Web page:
At The Shin Guardian, Jay Bell reviews the results of the USMNT since the 2007 Gold Cup, the last time the US men won a tournament. “Credit has to be given to American players and teams for working their way to the finals of the competitions, but it is proving to be a difficult task to find that elusive championship victory…The US, especially in this Gold Cup, can match Mexico’s talent and tactics, but can they match El Tri’s championship intensity? The Americans have not been able to match neither Mexico’s determination nor focus since 2007.”

ProSoccerTalk plays the name the strongest US XI game.

Grantland jumps aboard the Klinsmann-as-fashion-icon bandwagon.

Former USMNT coach Bob Bradley will be the guest on Thursday’s The Daily Show on Comedy Central.

Philadelphia Union

The Soccer Desk has a helpful recap of topics discussed at Tuesday night’s Supporters Summit. It doesn’t seem that much was said that hasn’t already been talked about with the exception of two things: 2014 season ticket prices, which will reflect the results of s survey that went out to season ticket holders Tuesday evening, and SoB road trips.

  • If the survey results show that STHs want the 2014 ticket package to remain at 20 games, the price will remain the same as in 2013, if the number of bonus games is reduced, the price of season ticket packages will be reduced.
  • Also, season ticket holders could receive free parking passes in honor of the team’s five-year anniversary in 2014.
  • Member and non-member bus tickets prices will likely be available going forward for SoB road trips.

While Zac MacMath recorded his sixth clean sheet of the season against Portland, Andy Jasner suggests that it is a collective defensive effort that is getting the Union results. Sheanon Williams says in the article, “Obviously, there are some things to work on and we’re working every day to get better as a group. I think it shows we’re working hard together and we’re getting better…If we keep playing like that, we can continue to get results. Every 90 minutes under our belt gives us more confidence, more understanding with each other. We definitely had some rough times early. Were starting to understand each other better and it has definitely helped us. I think we’re in a very good place defensively and getting clean sheets always helps.”

MacMath received an honorable mention in this week’s MLS Best XI at SBI.

Portland may be disappointed with Saturday’s draw against the Union but Timbers head coach Caleb Porter is quick to put the result in context. in context. “We didn’t come here for a point,” said Porter, “we came here for three points. But we knew we’d have a battle. Credit to Philly, I thought they fought us tooth and nail, and they were certainly up for it as well. In the end it was probably fair…Listen, Philly’s a good team and there’s a reason why they have 30 points, and now 31. They’re a team that scores a lot of goals, and they do it by getting balls in the box. I’m happy that our guys were up for the challenge.”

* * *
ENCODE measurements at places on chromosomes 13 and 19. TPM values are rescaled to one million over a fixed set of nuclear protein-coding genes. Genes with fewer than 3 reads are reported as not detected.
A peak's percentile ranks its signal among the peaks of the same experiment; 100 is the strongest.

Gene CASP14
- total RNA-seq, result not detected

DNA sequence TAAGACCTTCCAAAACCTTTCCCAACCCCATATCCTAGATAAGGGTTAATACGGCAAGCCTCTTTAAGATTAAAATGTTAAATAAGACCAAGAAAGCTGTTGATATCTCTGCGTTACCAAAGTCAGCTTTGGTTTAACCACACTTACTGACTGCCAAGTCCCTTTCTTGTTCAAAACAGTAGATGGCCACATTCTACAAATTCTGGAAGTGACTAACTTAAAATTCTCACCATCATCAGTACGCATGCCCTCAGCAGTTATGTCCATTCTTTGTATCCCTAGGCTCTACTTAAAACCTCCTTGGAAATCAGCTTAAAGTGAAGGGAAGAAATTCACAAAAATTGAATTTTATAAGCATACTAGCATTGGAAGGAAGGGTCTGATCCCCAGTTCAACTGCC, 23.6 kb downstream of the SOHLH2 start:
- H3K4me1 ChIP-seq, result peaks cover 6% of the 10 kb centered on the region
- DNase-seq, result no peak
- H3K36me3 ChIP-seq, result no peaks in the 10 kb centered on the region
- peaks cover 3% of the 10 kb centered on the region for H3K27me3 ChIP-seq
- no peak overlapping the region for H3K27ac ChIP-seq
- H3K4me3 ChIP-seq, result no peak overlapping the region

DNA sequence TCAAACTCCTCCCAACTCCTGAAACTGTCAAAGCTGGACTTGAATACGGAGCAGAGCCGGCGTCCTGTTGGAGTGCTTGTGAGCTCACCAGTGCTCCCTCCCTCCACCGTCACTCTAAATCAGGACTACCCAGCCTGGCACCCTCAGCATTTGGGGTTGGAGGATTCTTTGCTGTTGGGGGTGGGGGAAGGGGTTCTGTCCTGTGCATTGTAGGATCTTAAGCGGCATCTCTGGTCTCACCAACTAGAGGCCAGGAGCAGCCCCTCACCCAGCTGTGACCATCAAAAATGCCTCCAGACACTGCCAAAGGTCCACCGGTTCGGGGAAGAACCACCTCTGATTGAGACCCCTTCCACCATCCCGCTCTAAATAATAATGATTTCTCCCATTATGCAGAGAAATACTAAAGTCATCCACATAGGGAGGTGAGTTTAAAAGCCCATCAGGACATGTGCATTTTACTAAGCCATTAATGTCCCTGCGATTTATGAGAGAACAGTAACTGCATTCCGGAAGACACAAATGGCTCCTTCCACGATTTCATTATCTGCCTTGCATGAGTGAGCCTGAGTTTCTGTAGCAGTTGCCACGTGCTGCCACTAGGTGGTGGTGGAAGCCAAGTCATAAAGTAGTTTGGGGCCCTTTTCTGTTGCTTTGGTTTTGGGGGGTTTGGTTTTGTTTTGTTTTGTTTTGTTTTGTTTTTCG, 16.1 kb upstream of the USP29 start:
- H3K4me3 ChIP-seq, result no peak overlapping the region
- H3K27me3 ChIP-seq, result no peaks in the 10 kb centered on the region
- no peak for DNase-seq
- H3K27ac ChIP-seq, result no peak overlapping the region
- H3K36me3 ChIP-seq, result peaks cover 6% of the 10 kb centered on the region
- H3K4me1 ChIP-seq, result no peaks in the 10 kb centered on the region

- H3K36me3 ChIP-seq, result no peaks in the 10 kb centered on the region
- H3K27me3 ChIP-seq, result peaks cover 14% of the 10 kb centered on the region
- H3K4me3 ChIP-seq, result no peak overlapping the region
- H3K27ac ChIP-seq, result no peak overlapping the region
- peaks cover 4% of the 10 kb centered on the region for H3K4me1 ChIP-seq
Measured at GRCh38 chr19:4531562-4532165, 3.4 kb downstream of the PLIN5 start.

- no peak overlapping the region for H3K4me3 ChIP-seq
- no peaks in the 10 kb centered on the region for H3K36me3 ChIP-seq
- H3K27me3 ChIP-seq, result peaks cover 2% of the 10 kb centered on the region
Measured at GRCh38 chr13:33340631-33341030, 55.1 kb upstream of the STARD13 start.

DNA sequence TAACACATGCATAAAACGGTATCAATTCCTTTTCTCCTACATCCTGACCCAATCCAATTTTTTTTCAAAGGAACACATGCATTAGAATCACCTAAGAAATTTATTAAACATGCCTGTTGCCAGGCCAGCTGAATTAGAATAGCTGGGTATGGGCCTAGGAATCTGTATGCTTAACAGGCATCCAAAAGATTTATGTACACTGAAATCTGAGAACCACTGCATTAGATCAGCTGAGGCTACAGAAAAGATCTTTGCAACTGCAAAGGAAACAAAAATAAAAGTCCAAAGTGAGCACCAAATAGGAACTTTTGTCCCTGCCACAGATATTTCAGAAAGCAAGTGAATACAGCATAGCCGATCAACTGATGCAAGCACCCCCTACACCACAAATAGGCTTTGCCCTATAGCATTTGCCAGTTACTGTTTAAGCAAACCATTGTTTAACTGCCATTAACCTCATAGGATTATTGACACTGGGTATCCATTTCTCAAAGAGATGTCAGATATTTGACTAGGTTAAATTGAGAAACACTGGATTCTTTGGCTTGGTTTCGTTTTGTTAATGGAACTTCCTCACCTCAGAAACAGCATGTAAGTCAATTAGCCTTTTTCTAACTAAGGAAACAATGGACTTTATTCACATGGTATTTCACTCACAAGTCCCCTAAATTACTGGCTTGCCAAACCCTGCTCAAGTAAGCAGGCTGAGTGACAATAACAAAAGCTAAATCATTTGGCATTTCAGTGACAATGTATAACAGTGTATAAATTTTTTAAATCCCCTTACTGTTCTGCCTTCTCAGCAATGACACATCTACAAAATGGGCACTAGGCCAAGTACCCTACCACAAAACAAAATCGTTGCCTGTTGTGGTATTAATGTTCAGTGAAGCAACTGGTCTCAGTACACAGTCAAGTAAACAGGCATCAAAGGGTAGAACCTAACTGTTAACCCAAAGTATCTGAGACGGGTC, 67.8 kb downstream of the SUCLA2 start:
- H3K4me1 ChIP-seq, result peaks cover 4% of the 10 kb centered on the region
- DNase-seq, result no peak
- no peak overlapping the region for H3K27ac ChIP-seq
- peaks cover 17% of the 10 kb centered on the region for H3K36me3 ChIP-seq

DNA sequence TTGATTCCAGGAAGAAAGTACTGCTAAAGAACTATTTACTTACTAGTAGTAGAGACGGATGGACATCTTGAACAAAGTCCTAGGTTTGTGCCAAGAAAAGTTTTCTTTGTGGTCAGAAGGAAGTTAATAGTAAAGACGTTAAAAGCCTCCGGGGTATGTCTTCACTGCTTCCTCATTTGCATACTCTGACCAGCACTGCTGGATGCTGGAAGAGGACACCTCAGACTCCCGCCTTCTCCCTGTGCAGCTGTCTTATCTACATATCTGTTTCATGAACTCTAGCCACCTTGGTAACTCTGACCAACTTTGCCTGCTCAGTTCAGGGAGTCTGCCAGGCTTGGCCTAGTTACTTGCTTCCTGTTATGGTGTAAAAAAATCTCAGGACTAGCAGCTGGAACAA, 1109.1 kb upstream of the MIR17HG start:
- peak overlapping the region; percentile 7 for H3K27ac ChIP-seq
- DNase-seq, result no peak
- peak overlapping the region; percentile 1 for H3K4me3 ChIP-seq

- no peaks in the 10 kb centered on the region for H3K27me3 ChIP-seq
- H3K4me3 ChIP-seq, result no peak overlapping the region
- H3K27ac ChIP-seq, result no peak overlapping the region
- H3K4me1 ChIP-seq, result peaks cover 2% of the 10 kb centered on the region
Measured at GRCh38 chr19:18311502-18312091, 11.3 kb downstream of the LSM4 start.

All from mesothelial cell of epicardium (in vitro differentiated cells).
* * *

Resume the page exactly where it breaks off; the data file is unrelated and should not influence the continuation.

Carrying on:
In the second part of a Q&A with Tommy Wilson, the Union academy director talks about efforts aimed at developing an extensive local scouting network. “We’re currently putting in a scouting structure that will, if you consider the Philadelphia area your home territory, as a country, you know I think [Nick Sakiewicz] mentioned that there’s around seven million people that we can recruit from. That’s a country. That’s bigger than Scotland. I need to put in place a comprehensive scouting network that looks right across that region…our scouting needs to be comprehensive and inclusive, not focused on those who have the ability to pay but those who have the ability to play. That’s the most important thing for me.”

More power rankings! At MLSsoccer.com, the Union stay at No. 8. ProSoccerTalk has the Union at No. 6.

In the latest Castrol Weekly Top 20, Zac MacMath comes in at No. 9 and Jeff Parke at No. 14. In the full Castrol Index, the top five Union players are Jack McInerney (no. 2), Conor Casey (No. 19), Sebastien Le Toux (No. 49), Amobi Okugo (No. 56), and Zac MacMath (No. 69).


Reading United has booked its ticket to the PDL Eastern Conference playoffs after defeating Baltimore Bohemians PSP Player of the Week winner Jason Plumhoff.

Reading next faces Ottawa Fury at 3 pm on Saturday in the Eastern Conference playoffs, which are being hosted by Mid Atlantic Division champions Ocean City Nor’easters with Saturday’s games at the Tennessee Avenue Complex. A win sill see the Union affiliate in the conference final at Carey Stadium on Sunday at 7 pm.

More on the win from Reading Eagle.

Harrisburg will look to solidify their spot in the postseason when they host Dayton Dutch Lions tonight (7 pm, USL Live).